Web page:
To deprive a person of his liberty by legal authority. Taking, under real or assumed authority, custody of another for the purpose of holding or detaining him to answer a criminal charge or civil demand.
Any willful attempt or threat to inflict injury upon the person of another, when coupled with an apparent ability so to do, and any intentional display of force such as would give the victim reason to fear or expect immediate bodily harm, constitutes an assault.


Monetary amount for or condition of pretrial release from custody, normally set by a judge at the initial appearance.
Bail Bond:
A three-party contract which involves state, accused and surety and under which surety guarantees state that accused will appear at subsequent proceedings.
Brady Material:
"Brady material" is exculpatory information, material to a defendant/s guilt or punishment, which government knew about but failed to disclose to defendant in time for trial. Defendant is denied due process if Government suppresses such material.


Compulsion; constraint; compelling by force, or arms, or threat. It may be actual, direct, or positive, as where physical force is used to compel act against one's will, or implied, legal or constructive as where one party is constrained by subjugation to other to do what his free will would refuse. As used in testamentary law, any pressure by which testator's action is restrained by his free will in the execution of his testament. "Coercion" that vitiates can be mental as well as physical, and question is whether accused was deprived of his free choice to admit, deny, or refuse to answer.
A person is Guilty of Coercion If:
with purpose to unlawfully restrict another's freedom of action to his detriment, he threatens to (a) commit any criminal offense, or (b) accuse anyone of a criminal offense, or (c) expose any secret tending to subject any person to hatred, contempt or ridicule, or to impair his credit or business repute, or (d) take or withhold action as an official, or cause an official to take or withhold action.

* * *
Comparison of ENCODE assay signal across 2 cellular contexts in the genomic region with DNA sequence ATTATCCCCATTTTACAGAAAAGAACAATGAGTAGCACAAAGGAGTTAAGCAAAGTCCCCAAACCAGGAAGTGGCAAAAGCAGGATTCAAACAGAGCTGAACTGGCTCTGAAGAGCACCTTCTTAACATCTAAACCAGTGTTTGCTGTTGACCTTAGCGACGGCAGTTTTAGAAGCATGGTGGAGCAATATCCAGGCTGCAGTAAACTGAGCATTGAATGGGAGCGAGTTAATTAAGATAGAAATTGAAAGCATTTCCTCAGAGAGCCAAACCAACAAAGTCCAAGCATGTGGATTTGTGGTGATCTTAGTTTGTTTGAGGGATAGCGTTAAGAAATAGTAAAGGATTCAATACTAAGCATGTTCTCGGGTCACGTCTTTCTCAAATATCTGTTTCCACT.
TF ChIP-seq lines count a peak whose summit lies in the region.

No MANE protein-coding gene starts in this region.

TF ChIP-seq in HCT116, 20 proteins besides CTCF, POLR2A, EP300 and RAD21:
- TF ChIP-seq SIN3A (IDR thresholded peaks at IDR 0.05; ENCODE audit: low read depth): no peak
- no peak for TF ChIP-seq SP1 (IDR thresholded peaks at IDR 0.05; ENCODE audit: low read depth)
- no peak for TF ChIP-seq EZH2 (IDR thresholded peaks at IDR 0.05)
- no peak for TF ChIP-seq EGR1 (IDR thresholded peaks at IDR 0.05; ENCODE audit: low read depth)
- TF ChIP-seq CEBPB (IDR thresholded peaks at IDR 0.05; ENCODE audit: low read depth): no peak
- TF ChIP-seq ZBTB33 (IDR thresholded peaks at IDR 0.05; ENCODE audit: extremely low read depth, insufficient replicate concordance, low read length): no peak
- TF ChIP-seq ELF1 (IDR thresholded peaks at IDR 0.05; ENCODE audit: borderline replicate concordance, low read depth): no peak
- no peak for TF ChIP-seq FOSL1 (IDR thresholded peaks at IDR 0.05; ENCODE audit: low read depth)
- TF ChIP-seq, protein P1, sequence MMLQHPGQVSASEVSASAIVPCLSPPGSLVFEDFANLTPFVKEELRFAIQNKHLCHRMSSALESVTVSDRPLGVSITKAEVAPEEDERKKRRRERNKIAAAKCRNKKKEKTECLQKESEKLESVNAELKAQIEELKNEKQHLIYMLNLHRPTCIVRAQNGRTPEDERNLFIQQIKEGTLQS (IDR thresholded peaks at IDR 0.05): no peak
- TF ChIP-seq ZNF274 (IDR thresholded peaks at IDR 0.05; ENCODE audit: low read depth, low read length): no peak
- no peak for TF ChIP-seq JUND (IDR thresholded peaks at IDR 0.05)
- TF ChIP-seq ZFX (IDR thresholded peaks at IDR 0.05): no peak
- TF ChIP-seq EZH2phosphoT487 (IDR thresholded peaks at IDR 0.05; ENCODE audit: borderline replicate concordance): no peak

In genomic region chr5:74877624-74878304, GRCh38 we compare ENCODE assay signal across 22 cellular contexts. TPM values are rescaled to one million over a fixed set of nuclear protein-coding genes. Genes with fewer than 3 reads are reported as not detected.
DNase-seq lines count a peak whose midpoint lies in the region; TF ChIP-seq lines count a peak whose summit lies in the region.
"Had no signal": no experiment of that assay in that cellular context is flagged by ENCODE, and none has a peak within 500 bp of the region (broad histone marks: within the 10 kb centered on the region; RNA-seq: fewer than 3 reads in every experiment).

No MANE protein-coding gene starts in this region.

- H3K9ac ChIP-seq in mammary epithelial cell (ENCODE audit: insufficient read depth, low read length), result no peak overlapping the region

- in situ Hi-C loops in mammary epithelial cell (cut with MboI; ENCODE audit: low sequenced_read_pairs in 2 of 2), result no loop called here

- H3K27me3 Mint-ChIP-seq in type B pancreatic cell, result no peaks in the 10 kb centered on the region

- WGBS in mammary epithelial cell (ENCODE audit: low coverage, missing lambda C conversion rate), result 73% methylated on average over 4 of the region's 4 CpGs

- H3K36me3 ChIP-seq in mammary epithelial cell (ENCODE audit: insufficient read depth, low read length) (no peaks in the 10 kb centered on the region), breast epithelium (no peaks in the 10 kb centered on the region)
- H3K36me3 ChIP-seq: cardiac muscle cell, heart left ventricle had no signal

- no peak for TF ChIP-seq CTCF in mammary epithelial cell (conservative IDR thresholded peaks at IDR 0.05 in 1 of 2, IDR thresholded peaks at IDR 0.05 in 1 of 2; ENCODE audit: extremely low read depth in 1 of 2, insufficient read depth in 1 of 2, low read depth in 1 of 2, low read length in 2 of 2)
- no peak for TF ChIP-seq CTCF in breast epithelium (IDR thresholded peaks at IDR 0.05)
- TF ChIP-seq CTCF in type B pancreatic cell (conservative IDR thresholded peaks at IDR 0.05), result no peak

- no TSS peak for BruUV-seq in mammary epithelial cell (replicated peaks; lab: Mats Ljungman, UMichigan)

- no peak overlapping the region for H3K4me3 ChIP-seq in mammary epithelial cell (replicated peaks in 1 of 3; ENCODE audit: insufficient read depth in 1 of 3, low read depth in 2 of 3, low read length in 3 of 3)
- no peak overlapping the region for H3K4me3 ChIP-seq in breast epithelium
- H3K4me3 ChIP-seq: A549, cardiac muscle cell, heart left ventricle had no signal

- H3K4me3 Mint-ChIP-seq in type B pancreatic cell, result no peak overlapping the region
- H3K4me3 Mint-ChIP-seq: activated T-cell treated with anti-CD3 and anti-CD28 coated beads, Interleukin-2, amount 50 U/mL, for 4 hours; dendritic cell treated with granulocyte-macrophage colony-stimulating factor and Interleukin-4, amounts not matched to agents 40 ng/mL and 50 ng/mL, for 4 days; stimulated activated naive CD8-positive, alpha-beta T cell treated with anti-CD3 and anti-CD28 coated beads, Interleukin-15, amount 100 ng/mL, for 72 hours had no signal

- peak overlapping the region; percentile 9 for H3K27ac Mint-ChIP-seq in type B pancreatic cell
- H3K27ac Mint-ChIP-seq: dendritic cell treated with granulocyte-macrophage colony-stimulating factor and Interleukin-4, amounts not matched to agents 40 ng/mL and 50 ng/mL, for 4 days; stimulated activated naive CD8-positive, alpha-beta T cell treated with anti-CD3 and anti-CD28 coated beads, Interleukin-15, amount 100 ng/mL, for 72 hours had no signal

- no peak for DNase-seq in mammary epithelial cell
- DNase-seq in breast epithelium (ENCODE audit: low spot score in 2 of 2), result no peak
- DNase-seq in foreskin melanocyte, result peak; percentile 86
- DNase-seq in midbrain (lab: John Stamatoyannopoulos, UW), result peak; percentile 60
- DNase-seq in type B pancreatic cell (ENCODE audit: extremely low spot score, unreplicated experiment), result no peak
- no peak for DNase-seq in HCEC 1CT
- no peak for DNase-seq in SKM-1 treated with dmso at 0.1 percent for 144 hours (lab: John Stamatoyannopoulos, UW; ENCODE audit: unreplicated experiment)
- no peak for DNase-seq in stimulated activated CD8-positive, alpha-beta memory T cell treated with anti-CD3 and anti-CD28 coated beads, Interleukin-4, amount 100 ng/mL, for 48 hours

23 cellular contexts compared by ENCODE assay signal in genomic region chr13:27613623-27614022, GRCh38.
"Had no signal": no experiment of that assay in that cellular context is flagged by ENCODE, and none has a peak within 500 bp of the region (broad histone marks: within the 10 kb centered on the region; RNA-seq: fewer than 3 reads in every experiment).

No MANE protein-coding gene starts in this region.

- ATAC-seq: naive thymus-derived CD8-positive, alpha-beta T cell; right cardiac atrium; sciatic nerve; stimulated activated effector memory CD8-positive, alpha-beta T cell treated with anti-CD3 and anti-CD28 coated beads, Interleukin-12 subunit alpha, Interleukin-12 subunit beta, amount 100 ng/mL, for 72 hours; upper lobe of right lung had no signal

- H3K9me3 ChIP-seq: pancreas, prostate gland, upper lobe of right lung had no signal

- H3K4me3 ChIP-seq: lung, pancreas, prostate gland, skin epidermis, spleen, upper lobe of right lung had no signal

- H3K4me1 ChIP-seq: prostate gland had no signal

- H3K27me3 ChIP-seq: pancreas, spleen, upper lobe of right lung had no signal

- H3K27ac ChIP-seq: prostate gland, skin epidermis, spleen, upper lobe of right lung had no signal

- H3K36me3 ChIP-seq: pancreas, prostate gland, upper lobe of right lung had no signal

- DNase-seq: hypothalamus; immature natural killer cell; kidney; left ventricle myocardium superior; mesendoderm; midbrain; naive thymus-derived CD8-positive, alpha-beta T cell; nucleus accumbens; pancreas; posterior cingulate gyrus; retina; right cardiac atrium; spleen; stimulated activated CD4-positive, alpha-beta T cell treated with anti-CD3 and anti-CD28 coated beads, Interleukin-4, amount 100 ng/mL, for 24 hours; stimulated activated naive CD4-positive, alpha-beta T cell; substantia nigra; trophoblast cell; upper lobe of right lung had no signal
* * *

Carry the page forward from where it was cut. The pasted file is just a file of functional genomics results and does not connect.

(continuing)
Concurrent Sentence:
When a criminal defendant is convicted of two or more crimes, a judge sentences him/her to a certain period of time for each crime. Then out of compassion, leniency, plea bargaining, or the fact that the several crimes are interrelated, the judge will rule that the sentences may all be served at the same time, with the longest period controlling.
Consecutive Sentence:
Criminal sentences that must be served one after the other rather than at the same time.


In criminal cases, the person accused of the crime.
Due Process Rights:
All rights which are of such fundamental importance as to require compliance with due process standards of fairness and justice. Procedural and substantive rights of citizens against government actions that threaten the denial of life, liberty, or property.


Exculpatory Statement or Evidence:
A statement or other evidence which tends to justify, excuse or clear the defendant from alleged fault or guilt. Evidence which extrinsically tends to establish defendant’s innocence of crimes charged as differentiated from that which although favorable, is merely collateral or impeaching. For purposes of rule constraining State from disposing of potentially exculpatory evidence, is evidence which clears or tends to clear accused person from alleged guilt.